When you think about it…prairie dogs have rights, too.

Prarie dogs are often considered a menace to farmers and ranchers, and have become a target for destruction.

Prarie dogs are often considered a menace to western farmers and ranchers, and have become a target of extermination.

The prairie dog is arguably the most hated animal especially in the West. “During the 20th century, about 98 percent of all prairie dogs were exterminated, and their range has shrunk to perhaps five percent of its historic spread.”

So why are these cute little critters so persecuted? Ranchers claim prairie dogs destroy land and their burrows injure livestock. But these animals aren’t all bad. In fact, they are intelligent mammals who can recognize the difference between a dog and a coyote and alert their families to those differences. They know a human from a hawk and use different signals to call out the danger of one or the other. They live in family groups called towns. Their burrowing aerates the soil and their droppings enrich soil quality.

Yet, they are still hated, hated to the point their burrows are often closed up by trappers and then flooded with water or poisonous gas. They become the target of shooters who take part in a blood sport known as “red mist.” Shot at by high-powered rifles, prairie dogs explode in a mist of blood.

Ranchers, farmers, and wildlife sometimes clash. When that happens, wildlife suffer immeasurably. But if all can learn to get along, then when you think about it…prairie dogs have rights, too. And those rights need to be honored.

Genetically Engineered Salmon

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The longterm effects of genetically modified salmon on human health and the environment are still unknown.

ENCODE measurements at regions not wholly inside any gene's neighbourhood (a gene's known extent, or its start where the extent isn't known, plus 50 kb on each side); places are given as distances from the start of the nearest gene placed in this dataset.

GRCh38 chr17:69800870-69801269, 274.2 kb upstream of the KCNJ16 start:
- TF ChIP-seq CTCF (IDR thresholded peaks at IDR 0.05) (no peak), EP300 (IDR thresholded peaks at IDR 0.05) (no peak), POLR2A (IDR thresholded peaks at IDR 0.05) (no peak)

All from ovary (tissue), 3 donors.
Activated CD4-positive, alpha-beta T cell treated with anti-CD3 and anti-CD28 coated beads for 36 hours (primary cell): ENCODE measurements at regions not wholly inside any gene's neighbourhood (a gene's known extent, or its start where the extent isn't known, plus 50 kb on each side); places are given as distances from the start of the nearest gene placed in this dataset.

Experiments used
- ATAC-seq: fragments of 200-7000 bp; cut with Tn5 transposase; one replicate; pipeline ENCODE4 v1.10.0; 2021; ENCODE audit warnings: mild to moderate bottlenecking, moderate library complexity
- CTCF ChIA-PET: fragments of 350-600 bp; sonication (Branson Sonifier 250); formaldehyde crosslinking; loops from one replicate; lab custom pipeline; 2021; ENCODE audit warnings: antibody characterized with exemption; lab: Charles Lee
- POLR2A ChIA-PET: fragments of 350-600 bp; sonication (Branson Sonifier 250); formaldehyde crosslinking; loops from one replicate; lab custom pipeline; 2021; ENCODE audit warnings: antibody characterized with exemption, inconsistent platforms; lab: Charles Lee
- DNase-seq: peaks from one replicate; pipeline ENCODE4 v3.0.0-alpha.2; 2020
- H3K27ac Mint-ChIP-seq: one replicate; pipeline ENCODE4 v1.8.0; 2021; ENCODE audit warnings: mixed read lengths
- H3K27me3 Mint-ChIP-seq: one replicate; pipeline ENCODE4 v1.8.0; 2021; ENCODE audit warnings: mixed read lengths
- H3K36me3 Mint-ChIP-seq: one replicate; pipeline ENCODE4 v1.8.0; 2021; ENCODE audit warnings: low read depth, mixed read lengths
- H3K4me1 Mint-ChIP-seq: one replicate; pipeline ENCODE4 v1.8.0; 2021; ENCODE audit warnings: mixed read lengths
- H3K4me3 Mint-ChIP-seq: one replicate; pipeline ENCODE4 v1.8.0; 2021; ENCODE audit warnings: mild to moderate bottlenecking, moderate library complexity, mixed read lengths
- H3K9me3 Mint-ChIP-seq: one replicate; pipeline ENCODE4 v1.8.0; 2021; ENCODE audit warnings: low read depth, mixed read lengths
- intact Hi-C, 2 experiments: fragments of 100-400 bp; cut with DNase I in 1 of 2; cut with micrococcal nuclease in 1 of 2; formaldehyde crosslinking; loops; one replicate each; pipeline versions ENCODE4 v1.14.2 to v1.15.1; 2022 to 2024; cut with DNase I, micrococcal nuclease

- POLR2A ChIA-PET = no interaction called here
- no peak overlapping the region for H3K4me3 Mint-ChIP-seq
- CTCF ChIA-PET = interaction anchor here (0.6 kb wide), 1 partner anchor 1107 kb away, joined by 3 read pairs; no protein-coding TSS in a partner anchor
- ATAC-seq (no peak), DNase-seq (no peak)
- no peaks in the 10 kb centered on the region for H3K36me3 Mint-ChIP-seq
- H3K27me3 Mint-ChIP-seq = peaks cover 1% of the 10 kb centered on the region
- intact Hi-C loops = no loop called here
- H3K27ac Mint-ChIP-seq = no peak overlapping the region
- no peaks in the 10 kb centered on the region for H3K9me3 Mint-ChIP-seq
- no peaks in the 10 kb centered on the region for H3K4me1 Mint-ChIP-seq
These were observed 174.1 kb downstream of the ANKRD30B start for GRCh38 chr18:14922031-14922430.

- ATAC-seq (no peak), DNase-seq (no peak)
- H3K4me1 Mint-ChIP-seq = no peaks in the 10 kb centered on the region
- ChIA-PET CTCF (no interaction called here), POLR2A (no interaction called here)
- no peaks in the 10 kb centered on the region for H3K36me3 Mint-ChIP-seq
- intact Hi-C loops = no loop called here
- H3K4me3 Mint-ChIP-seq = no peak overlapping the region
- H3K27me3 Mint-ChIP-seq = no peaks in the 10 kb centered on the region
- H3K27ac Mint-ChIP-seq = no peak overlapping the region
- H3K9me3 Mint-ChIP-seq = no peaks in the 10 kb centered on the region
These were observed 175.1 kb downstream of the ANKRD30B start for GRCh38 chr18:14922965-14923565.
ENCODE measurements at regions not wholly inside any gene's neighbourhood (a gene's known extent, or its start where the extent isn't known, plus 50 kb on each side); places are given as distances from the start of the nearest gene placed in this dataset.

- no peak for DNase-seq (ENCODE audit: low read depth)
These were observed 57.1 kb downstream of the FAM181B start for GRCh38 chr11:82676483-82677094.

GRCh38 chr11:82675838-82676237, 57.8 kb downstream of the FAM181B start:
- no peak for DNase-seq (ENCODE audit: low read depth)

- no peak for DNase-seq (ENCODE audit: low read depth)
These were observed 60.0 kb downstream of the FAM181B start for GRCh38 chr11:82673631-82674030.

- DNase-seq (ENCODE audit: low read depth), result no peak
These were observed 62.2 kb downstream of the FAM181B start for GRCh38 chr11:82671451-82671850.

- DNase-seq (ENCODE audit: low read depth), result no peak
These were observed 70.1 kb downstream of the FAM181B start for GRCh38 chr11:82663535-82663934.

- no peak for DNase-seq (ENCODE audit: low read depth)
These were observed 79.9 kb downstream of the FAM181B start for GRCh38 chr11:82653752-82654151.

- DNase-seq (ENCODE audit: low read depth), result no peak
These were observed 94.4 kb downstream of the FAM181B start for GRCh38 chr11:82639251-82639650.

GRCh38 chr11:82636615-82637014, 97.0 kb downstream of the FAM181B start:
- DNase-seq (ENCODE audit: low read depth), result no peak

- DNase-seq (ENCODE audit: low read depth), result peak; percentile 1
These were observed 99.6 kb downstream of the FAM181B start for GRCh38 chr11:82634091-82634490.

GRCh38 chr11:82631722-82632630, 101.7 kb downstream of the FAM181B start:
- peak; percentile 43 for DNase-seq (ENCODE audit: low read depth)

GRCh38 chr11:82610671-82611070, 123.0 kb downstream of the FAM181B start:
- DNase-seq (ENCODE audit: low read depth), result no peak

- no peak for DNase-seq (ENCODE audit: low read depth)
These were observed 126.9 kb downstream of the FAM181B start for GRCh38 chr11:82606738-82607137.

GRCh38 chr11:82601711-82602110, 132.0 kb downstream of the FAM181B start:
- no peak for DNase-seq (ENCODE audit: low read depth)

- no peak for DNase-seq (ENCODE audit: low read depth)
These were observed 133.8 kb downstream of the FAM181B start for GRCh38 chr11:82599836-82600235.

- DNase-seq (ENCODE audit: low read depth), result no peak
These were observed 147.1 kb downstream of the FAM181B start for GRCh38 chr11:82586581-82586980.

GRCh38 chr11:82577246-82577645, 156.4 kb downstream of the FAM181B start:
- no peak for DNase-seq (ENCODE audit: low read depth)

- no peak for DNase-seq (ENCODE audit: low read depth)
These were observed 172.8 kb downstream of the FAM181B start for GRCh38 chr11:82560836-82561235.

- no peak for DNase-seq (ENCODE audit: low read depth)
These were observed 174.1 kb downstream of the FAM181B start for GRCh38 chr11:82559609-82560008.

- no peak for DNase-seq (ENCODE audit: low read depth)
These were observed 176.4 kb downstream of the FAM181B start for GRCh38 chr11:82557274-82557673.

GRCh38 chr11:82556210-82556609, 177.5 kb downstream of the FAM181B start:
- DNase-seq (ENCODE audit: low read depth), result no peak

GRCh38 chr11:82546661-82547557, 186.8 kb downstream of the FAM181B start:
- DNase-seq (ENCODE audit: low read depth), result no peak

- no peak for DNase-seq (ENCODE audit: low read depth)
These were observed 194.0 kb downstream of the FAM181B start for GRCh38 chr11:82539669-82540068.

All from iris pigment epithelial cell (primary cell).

Protecting animals and the environment should be high on everyone’s list. The US Senate Committee on Commerce, Science, and Transportation and the US House Subcommittee on Fisheries, Wildlife, Oceans, and Insular Affairs have before them S 246 /HR 1667 , the Prevention of Escapement of Genetically Altered Salmon in the United States Act, which would ban the transportation, sale, purchase or possession of genetically modified fish in interstate or foreign commerce.

We strongly object to the genetic manipulation of salmon as such manipulation can affect animal and human health as well as environmental welfare. The threat to wild salmon and the general ocean ecosystem has not been mitigated nor have there been sufficient studies to determine what effect genetically engineered salmon would have on human health.

Write a brief note to the leadership of these committees expressing your concern regarding genetically engineered salmon and your support of this legislation. Also, write your senators and representatives expressing your concerns about the introduction of genetically engineered foods.

The Honorable Jay Rockefeller, Chairman
The Honorable John Thune, Ranking Member
Senate Committee on Commerce, Science, and Transportation
Russell Senate Office Building 254
Washington, DC 20510

The Honorable John Fleming, Chairman
The Honorable Gregorio Kilili Camacho Sablan, Ranking Member
House Subcommittee on Fisheries, Wildlife, Oceans, and Insular Affairs
1324 Longworth House Office Building
Washington, DC 20515